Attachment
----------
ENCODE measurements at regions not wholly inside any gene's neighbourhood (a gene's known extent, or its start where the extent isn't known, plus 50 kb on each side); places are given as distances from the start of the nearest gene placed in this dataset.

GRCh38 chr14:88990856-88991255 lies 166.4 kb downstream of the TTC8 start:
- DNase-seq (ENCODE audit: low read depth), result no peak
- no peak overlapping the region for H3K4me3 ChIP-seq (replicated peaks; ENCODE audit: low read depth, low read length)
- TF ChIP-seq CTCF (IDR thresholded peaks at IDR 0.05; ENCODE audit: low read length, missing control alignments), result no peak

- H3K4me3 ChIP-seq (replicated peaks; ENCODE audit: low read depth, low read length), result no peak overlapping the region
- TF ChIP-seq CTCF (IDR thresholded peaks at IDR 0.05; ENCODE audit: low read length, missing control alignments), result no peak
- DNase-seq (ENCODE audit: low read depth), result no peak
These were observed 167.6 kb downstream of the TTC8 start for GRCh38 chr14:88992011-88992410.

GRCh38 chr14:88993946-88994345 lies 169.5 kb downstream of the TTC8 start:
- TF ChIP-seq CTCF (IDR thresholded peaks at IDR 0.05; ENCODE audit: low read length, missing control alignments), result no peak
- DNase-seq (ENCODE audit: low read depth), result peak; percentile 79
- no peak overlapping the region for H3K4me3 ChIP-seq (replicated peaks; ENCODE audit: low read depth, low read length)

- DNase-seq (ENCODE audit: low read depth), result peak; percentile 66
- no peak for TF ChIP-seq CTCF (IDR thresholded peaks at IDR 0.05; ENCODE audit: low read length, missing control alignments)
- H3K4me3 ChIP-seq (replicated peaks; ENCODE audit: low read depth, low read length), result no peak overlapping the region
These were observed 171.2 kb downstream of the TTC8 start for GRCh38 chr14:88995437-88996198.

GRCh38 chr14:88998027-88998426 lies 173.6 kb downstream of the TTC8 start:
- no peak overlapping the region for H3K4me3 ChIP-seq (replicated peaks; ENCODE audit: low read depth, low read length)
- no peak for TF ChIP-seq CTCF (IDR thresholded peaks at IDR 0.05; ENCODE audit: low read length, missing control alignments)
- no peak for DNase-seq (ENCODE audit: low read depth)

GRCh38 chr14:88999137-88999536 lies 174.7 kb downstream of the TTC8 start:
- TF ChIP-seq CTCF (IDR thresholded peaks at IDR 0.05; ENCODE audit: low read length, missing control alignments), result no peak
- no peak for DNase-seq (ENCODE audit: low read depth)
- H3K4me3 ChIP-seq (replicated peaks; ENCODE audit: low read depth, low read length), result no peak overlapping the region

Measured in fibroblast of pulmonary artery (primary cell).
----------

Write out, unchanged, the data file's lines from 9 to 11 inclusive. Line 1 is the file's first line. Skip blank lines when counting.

These were observed 167.6 kb downstream of the TTC8 start for GRCh38 chr14:88992011-88992410.

GRCh38 chr14:88993946-88994345 lies 169.5 kb downstream of the TTC8 start:
- TF ChIP-seq CTCF (IDR thresholded peaks at IDR 0.05; ENCODE audit: low read length, missing control alignments), result no peak